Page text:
City of Roanoke: The Berglund Center
Nestled in the Blue Ridge Mountains, the Berglund Center is an entertainment and convention center with a performing arts theater, coliseum, exhibit hall, special events center, and office space. The 390,000 square foot facility is owned by the City of Roanoke and is managed by Global Spectrum. In April 2011, the City Manager’s office requested a comprehensive assessment of all the mechanical systems, operations, and maintenance associated with the facility.More
This comprehensive assessment revealed that the equipment was outdated, performed poorly, and often lacked regular maintenance, resulting in high energy costs and uncomfortable event and working conditions for patrons and employees. Based on these findings, the City of Roanoke allocated $750,000 of bond proceeds to further evaluate and retrofit/replace HVAC systems, lighting, and other capital repairs as needed.
The retrofit project began in December 2011 and is expected to be completed by July 2014. Preliminary estimates indicate the result of this project will be a 30% reduction in the total building consumption of electricity and natural gas. Cost savings are expected to exceed $180,000 annually.Less
The Berglund Center retrofit project’s dual strategy includes a systematic preventive maintenance program and capital repair program. To maximize results, a licensed Heating, Ventilation and Air Conditioning (HVAC) technician and full-time assistant were hired by the facility manager to oversee the retrofit and maintain the operations of the mechanical systems.More
Initially, staff developed a revised, system wide operations and maintenance (O&M) schedule that specifies actions to be taken throughout the year. These scheduled actions will ensure that mechanical systems will operate at designed industry standard performance year round, thus reducing utility and facility expenses by eliminating unplanned equipment repairs.
With the preventive maintenance plan underway, capital repairs and improvements were initiated. First and foremost was the need to replace the largest of the chillers. After research and life cycle cost analysis by City of Roanoke staff and an outside consultant, the team chose to install a highly efficient, magnetic bearing chiller. Additional retrofit improvements included: ongoing lighting retrofits, replacement of smaller chillers, system-wide repair of existing HVAC equipment, replacement of exterior doors, and assessment, repair and improvement of building controls.
A summary of the progress from December 2011 to September 2012 includes:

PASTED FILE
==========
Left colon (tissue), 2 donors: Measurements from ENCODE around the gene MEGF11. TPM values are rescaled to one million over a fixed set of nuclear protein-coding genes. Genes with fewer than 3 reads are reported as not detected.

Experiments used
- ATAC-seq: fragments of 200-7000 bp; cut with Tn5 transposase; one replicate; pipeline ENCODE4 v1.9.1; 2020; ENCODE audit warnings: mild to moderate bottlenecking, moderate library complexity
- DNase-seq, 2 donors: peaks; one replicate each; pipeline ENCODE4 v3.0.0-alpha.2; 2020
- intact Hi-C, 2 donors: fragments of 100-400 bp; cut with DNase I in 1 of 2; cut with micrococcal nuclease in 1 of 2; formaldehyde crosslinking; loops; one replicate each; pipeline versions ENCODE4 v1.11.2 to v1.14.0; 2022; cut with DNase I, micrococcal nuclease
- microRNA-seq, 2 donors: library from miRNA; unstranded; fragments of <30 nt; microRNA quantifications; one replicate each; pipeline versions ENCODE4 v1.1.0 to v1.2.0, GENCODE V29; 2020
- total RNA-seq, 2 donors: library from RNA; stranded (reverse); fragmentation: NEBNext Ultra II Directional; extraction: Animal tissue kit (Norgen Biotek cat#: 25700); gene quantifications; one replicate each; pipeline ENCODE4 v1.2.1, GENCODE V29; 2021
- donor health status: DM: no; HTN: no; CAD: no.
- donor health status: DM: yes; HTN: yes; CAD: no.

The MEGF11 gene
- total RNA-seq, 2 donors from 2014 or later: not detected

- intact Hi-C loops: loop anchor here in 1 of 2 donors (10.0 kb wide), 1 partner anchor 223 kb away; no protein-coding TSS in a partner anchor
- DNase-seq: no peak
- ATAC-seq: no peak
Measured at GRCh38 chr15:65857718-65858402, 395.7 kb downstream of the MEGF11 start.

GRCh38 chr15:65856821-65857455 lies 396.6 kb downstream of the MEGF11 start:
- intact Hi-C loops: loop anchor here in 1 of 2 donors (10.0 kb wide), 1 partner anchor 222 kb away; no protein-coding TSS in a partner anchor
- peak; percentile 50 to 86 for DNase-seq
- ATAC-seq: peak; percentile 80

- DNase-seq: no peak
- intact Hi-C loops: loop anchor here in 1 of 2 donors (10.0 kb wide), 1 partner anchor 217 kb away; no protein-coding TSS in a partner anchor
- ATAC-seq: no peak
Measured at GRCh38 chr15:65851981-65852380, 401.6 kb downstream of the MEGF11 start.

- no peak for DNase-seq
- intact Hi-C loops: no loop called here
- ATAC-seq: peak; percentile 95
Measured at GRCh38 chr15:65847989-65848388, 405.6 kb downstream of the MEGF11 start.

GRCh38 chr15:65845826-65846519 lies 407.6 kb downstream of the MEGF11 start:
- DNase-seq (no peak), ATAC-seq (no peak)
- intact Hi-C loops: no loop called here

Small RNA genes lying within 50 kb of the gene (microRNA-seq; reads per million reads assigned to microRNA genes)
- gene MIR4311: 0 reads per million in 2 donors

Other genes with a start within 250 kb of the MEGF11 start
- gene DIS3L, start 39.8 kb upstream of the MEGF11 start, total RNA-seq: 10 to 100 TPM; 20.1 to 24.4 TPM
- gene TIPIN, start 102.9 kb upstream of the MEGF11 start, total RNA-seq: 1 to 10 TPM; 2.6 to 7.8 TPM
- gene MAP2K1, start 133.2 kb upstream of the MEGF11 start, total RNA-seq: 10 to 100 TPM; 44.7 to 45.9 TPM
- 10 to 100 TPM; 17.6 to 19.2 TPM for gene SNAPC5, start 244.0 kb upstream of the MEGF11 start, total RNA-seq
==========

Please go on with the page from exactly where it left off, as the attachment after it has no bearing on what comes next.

- Dedicated HVAC Team – The facility manager hired a team of skilled professionals to staff the City’s energy management team and perform all retrofit activities and building maintenance. This in-house team will save thousands of dollars in sub-contractor fees and also allow for a comprehensive understanding of the energy performance for all of the buildings in the City’s portfolio.
- Lighting - A substantial re-evaluation of the lighting in the original 25,000 square foot exhibit hall resulted in a total retrofit. Previously, this area included few controls for specific lighting needs, so exhibit hall lights were either on or off with few options in between causing excessive energy use. Along with replacing magnetic ballasts with high efficiency electronic ballasts, T-12 lamps were replaced with T-8’s, and the area was divided into zones that allow for much tighter control of the lighting systems.
- Exterior Door Replacement - High efficiency doors will be replacing existing doors on the coliseum, the exhibit hall, and the performing arts theater.
- Magnetic Bear Chiller Installed - A magnetic bearing chiller or a frictionless centrifugal chiller is a highly efficient, low maintenance, environmentally friendly, and cost-effective technology that replaces traditional centrifugal chiller units. The direct drive magnetic bearing compressor eliminates friction found in traditional centrifugal compressors, which often results in a loss of power. The improved energy performance achieves a 50% reduction in energy use over traditional models and gives additional value with the low cost of maintenance and performance.
The City of Roanoke has committed to reducing the community’s greenhouse gas emissions by 12.5% by December 31, 2013. The Berglund Center is the flagship project to implement this strategy; its success will significantly impact the funding for future retrofits and to achieve the 20% reduction goal for all City facilities by 2020.More